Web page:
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Scottish Learning Festival and TeachMeet

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Claire O'Gallagher Claire O'Gallagher | 10:15 UK time, Tuesday, 22 September 2009

The Scottish Learning Festival is taking place on Wednesday and Thursday this week at the SECC. It's a great event, with lots to see and plenty of seminars and discussion areas to take part in.

I'm looking forward to wandering round the stalls and meeting new and exciting people, but I'm particularly excited about the keynote speech by Carol Dweck, which I signed up for weeks ago. Her recent book, Mindset, is one that I've only just started reading, and already I'm hooked. One of her central ideas is about the 'two mindsets' of learning - a fixed mindset and a growth mindset. The blurb for her keynote explains this rather succinctly:

Every word and action sends a message. It tells children - or students or athletes - how to think about themselves. It can be a fixed mindset message that says:

'You have permanent traits and I'm judging them.'

Or it can be a growth mindset message that says:

'You are a developing person and I am interested in your development.'

I'm interested to hear how these subtle psychological differences can make huge changes to the way people learn. We are working on some tools which will tap into many of these principles... more on that very soon! If you can't make her seminar at SLF, you can hear Professor Dweck discussing her ideas in her own words here.

Here at PQ, we'll be hosting the popular fringe event to the festival, TeachMeet. TeachMeets are informal gatherings where teachers get to demonstrate some of the good practice they've encountered or delivered over the past year, or discuss a product that they feel has enhanced the classroom experience. Presentations are very short and snappy (seven or two minutes!) and speakers are chosen at random. It's an exciting event to be a part of and we're really looking forward to it. The TESS featured a piece about TeachMeet in their September 18 issue. Ollie Bray has been the major organiser of the event this year and has blogged with more details. There will be a Twitter backchannel during the event - hashtag #TMSLF09 - and I'm sure it will form the start of fresh debates and discussions. John Connell has already kicked things off by asking if it's time to move on from TeachMeet and find a new format - who knows, maybe we will come up with one tomorrow night! Some of the suggestions on John's blog have been very thought-provoking; including the oft-asked question about how to get new teachers, or even more experienced teachers who aren't used to these events, through the doors and participating. What format do you think would work? Should we do more online to back up the 'meets'?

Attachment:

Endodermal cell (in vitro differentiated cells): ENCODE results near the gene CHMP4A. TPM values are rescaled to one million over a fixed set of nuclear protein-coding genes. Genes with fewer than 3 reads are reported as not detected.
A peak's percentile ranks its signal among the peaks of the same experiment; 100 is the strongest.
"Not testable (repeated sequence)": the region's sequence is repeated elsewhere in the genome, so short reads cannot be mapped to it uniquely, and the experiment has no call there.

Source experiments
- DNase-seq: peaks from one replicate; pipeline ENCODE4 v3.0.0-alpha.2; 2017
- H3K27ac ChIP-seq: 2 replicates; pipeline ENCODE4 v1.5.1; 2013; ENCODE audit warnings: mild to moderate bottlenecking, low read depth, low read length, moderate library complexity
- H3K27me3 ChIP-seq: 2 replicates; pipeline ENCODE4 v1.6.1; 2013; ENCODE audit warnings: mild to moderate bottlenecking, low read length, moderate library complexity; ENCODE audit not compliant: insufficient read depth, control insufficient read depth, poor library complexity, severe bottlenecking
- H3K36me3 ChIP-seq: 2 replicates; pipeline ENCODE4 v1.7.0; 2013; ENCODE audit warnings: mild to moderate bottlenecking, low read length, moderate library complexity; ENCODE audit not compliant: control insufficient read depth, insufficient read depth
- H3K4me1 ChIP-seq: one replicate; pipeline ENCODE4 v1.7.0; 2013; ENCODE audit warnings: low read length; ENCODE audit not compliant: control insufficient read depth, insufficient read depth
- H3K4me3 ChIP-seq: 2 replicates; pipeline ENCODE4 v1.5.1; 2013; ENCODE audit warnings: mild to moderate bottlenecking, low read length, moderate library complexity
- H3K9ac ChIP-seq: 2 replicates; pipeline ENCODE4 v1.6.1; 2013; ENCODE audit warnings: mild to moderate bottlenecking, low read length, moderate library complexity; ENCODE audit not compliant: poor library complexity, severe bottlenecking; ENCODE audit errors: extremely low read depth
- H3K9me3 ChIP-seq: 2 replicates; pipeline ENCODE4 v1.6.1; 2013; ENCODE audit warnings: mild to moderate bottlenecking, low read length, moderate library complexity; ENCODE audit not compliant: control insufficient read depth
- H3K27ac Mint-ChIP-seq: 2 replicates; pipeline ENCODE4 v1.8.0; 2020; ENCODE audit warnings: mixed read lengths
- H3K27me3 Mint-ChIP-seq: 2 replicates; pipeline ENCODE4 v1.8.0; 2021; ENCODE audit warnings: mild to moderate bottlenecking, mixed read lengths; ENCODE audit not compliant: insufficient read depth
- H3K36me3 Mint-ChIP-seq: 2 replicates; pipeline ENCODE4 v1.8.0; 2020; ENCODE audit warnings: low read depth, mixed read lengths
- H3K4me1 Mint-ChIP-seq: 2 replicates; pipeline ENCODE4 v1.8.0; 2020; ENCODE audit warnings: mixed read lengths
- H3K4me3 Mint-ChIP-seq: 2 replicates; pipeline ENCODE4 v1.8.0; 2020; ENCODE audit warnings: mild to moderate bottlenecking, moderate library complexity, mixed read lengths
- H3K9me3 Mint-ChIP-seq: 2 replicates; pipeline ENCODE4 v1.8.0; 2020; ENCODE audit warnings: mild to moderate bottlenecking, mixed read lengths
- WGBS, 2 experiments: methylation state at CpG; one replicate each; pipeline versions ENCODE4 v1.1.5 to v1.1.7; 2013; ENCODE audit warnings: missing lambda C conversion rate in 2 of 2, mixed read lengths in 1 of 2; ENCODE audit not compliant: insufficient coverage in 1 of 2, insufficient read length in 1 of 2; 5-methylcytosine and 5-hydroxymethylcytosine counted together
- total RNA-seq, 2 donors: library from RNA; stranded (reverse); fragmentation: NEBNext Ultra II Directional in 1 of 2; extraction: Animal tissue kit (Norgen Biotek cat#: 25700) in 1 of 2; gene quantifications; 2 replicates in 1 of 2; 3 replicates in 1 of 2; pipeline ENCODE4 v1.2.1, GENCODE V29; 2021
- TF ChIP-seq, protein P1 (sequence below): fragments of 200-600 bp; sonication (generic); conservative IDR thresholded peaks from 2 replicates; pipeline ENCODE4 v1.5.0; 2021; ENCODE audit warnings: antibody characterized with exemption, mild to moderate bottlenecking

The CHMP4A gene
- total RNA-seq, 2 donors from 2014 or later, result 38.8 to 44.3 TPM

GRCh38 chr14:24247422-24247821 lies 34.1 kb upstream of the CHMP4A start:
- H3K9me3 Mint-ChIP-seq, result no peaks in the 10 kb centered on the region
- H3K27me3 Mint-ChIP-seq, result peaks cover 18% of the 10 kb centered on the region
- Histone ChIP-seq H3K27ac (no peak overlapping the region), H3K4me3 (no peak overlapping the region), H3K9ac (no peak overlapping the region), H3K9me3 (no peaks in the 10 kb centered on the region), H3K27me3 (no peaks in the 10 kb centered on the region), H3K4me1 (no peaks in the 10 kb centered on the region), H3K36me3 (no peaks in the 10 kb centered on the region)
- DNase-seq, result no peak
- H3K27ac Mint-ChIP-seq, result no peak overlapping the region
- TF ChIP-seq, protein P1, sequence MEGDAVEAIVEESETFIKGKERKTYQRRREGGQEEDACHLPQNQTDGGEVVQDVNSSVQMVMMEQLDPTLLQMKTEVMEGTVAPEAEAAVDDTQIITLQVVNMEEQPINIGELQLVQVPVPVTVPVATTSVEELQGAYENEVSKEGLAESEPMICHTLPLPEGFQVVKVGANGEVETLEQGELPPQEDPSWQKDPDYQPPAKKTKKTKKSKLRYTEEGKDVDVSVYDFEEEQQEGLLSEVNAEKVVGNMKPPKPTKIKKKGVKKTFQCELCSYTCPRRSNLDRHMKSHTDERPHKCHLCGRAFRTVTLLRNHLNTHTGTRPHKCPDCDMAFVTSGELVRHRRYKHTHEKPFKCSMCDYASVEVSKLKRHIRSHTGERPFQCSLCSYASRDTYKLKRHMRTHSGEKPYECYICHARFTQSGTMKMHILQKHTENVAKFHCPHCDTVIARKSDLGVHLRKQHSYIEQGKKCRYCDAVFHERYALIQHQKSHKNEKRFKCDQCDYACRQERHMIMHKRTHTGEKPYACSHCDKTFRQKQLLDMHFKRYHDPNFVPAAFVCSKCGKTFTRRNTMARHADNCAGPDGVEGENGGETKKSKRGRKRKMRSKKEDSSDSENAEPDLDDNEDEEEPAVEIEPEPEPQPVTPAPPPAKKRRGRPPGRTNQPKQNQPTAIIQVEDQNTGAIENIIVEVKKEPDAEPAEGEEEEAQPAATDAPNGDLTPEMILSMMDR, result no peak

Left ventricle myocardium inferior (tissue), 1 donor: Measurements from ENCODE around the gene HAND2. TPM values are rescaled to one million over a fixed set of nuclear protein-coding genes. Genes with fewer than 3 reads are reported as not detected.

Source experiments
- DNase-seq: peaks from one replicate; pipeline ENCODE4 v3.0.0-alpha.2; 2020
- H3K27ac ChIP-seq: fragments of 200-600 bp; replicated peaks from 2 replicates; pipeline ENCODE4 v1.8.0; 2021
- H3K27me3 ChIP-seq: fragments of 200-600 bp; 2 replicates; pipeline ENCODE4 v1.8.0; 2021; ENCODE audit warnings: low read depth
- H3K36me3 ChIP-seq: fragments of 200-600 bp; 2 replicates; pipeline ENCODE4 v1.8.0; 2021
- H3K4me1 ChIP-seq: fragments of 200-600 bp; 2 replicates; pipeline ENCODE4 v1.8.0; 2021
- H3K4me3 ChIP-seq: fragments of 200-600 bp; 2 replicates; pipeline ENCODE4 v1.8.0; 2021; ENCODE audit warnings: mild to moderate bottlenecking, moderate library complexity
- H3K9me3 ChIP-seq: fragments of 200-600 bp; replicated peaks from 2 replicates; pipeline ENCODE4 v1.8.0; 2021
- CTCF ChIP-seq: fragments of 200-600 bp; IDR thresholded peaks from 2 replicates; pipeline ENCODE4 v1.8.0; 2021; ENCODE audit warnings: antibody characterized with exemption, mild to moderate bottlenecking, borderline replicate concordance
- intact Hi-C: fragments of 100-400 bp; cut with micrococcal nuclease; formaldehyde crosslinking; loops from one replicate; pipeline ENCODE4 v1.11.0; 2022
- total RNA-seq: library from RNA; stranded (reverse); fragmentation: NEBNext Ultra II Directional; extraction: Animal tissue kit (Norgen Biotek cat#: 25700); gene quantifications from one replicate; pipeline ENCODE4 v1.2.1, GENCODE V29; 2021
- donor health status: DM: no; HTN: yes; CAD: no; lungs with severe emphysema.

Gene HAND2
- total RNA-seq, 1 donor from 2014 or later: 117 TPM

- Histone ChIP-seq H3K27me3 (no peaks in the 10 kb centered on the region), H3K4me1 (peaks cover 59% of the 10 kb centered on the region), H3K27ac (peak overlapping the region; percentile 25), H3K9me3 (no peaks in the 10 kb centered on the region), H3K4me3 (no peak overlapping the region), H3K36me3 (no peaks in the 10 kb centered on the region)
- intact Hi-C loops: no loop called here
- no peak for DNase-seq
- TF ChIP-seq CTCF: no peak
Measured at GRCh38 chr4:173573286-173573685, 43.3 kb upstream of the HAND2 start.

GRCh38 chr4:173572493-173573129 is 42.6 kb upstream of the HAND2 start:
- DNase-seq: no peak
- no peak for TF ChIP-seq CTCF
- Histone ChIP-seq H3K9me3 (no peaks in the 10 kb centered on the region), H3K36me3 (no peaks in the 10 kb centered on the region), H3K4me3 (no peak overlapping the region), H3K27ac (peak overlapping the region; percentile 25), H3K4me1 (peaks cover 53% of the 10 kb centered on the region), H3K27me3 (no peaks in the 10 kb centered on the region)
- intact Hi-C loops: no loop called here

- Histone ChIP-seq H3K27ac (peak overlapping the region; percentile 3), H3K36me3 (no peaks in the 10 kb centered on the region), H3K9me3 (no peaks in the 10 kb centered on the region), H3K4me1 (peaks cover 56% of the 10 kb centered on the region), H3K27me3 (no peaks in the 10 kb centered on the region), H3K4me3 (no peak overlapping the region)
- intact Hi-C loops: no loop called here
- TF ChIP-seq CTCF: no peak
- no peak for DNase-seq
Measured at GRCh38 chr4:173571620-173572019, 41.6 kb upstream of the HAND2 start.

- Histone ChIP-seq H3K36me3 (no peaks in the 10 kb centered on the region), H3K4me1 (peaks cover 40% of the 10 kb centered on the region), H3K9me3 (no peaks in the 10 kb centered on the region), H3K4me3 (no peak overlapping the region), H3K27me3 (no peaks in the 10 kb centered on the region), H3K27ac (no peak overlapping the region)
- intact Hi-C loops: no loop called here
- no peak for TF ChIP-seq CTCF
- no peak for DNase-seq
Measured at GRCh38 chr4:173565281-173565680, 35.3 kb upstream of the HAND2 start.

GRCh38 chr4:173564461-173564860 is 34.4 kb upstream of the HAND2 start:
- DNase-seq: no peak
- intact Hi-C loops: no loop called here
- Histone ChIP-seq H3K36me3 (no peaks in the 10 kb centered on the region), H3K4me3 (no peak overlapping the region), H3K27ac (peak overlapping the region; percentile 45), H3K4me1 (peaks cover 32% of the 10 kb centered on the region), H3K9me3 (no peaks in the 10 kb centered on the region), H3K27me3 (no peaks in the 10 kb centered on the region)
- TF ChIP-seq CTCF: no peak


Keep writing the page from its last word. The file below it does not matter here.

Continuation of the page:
For those who are coming to BBC Scotland tomorrow night, I look forward to meeting you in person, but I will blog about the evening for those of you who can't join us. Happy SLF, one and all!


  • Comment number 1.

    Hi Claire,

    Thanks for the mention, Claire. The TeachMeet held in Pacific Quay was a superb event, so thank you for hosting!

    Can I emphasise -as I've been trying to do all along - that I don't think "it's time we moved on from TeachMeet". I believe that TM is a wonderful invention and I hope it continues to thrive, as I am sure it will, for years to come.

    I do, however, think that TM comes with one or two limitations given its focus, rightly, on classroom practice. I'd like to find one or two formats that come with the same democratic, unconference-like ethos that TM does, but that will enable discussion of the bigger issues around why we do education the way that we do, how do we bring about systemic change in education, what are the broader institutional implications ofthe changes currently being wrought in education, and so on.


    John Connell


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